President Donald Trump and Pope Francis are voicing support for a British couple whose sick 10-month-old son was slated to have his life support cut off despite their objections.
In a statement released Sunday, Vatican officials said that the pope was following the case of Charlie Gard, who has a rare form of mitochondrial disease, "with affection and sadness" and was close to his parents, the Guardian reported Monday.
"For this he prays that their wish to accompany and treat their child until the end isn't neglected," Pope Francis' statement read.
The couple also received the support from another influential leader across the Atlantic on Monday. In a tweet released Monday morning, President Donald Trump said: "If we can help little #CharlieGard, as per our friends in the U.K. and the Pope, we would be delighted to do so."
Last Tuesday the European Court of Human Rights in Strasbourg, France refused to intervene in the case, upholding previous courts which ruled that Great Ormond Street Hospital in London had the right to remove life support from the child.
Gard's parents, Connie Yates and Chris Gard, had raised over $1.6 million through a crowdfunding campaign to transfer their son to a hospital in the United States for an experimental treatment. But the ECHR judge maintained, citing medical experts, that nothing else could be done for the child and that it was in his best interest to die.
The hospital told the parents that the life support would be removed Friday but then delayed doing so amid public outcry in an eleventh hour move to give the parents more time to say goodbye. The hospital also told the parents they could not take the child home to die and also reportedly refused to allow for a hospice arrangement.
The pope's public stance comes on the heels of a previous statement from a Vatican bioethics advisory panel which suggested that the hospital and courts had made a legitimate decision.
"We should never act with the deliberate intention to end a human life, including the removal of nutrition and hydration," Archbishop Vincenzo Paglia of the Pontifical Academy of Life, said Friday. "We do, sometimes, however, have to recognize the limitations of what can be done, while always acting humanely in the service of the sick person until the time of natural death occurs," he continued.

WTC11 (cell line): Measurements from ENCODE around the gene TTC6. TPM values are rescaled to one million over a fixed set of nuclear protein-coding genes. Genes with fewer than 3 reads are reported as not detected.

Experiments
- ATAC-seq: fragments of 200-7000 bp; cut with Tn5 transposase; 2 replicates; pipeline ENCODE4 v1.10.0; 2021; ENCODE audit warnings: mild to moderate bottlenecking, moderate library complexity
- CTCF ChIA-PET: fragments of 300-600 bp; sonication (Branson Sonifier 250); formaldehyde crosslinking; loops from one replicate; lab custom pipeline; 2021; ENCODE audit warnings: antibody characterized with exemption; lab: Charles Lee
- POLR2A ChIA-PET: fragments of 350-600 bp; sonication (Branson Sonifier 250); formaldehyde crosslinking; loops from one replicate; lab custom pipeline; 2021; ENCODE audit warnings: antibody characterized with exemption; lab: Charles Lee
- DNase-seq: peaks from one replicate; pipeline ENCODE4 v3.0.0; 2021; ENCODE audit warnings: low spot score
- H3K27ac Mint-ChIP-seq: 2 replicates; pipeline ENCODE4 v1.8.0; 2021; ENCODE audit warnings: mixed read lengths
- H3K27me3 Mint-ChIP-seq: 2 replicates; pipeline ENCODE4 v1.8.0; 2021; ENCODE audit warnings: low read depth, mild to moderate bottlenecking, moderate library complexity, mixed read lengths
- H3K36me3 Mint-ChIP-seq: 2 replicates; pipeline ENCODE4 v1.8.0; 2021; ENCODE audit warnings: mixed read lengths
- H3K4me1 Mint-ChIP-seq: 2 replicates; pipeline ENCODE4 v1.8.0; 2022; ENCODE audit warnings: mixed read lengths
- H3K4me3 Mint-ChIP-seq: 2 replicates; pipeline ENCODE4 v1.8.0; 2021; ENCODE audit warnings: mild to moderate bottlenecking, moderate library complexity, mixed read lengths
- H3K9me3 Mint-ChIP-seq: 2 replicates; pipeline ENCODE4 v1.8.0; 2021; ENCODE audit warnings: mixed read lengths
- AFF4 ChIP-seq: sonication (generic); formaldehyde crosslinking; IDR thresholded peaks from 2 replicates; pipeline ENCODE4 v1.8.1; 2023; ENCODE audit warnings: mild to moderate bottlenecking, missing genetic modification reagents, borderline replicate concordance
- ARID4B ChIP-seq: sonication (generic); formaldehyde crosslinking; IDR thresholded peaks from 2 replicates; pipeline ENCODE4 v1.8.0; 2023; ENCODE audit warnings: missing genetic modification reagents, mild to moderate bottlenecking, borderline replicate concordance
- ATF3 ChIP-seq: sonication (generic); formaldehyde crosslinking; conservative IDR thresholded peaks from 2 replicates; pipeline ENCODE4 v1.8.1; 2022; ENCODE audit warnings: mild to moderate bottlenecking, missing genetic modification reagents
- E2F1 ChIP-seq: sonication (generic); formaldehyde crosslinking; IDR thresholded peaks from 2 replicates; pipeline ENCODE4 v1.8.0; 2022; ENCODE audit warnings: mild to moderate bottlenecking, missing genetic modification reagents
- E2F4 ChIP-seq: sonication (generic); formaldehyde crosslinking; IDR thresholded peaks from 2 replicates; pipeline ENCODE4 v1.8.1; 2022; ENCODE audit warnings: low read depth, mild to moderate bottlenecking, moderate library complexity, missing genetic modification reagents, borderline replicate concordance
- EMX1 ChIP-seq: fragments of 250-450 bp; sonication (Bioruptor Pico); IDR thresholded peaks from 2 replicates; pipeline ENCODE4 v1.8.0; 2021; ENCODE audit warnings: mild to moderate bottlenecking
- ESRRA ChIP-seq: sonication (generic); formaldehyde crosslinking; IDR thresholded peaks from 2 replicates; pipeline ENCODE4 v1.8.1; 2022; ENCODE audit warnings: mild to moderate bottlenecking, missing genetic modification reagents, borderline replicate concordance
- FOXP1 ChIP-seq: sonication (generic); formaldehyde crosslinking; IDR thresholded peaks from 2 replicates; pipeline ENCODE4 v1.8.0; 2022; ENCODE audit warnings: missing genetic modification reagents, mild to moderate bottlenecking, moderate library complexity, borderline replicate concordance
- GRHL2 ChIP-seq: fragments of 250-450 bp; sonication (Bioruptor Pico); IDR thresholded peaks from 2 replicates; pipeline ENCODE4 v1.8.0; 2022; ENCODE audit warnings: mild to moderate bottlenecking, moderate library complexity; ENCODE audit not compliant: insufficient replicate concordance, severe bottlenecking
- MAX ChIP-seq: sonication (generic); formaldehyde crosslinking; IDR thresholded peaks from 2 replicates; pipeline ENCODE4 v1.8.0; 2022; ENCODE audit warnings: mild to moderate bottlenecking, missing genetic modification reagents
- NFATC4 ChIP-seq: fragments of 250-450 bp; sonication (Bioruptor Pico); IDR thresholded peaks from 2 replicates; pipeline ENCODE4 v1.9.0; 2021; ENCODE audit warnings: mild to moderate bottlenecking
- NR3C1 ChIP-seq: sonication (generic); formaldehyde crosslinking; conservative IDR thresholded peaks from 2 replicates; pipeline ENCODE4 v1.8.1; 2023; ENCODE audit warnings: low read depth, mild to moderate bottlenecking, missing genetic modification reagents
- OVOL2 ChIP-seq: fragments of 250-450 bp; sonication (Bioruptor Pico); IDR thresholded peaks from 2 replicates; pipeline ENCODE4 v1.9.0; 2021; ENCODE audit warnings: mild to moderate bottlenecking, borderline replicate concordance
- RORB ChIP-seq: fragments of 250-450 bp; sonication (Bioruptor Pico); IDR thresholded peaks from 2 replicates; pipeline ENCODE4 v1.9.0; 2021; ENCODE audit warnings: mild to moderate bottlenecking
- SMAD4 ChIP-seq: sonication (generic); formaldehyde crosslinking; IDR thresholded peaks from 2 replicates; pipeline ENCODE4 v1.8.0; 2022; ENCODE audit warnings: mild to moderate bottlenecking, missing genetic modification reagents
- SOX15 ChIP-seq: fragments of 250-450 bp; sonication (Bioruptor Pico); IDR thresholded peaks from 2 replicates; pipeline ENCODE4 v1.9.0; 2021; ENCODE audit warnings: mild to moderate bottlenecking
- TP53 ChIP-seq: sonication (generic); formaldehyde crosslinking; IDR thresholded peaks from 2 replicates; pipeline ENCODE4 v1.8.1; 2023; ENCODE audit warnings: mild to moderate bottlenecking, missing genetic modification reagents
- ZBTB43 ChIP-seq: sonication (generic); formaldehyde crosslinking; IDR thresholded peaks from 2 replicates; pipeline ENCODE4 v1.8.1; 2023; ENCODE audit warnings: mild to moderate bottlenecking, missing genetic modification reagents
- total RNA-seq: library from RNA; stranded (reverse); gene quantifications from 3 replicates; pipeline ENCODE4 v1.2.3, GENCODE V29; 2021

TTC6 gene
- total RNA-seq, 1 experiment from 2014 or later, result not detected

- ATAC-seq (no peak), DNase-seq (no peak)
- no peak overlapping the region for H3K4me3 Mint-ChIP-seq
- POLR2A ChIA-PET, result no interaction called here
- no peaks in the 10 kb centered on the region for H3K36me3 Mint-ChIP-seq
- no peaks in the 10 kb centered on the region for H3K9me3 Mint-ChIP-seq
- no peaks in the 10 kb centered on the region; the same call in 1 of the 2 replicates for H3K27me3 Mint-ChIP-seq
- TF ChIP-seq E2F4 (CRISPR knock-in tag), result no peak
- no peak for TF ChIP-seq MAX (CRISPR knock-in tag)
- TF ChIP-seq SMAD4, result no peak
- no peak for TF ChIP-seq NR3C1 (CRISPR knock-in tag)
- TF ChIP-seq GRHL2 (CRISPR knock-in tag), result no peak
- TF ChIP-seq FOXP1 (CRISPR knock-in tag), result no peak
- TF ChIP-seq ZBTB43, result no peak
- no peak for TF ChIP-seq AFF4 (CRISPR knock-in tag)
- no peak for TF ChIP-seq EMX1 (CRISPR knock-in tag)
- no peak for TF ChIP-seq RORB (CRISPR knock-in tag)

Pope Francis, who usually posts to Twitter just once per day, released a second tweet Friday addressing the issue: "To defend human life, above all when it is wounded by illness, is a duty of love that God entrusts to all."
The Sunday clarification from the Vatican occurred as a protest in support of baby Charlie occurred outside of Buckingham Palace. A Facebook group of supporters called Charlie's Army boasts over 57,000 members.
Around the world the case is being seen as an unlawful usurpation of the rights of parents to determine the best course of treatment for their children.
As The Christian Post reported last week, National Review's Ian Tuttle wrote that the decision by the European Court will "metastasize" and sets a troubling precedent.
"It will be made to apply to children with more-familiar illnesses and better prognoses; it will be used to dismiss the input of parents whose values and priorities when it comes to medical care and end-of-life issues do not align with those of the state; it may be used simply to clear beds for 'worthier' patients in a healthcare system with very limited resources," he said.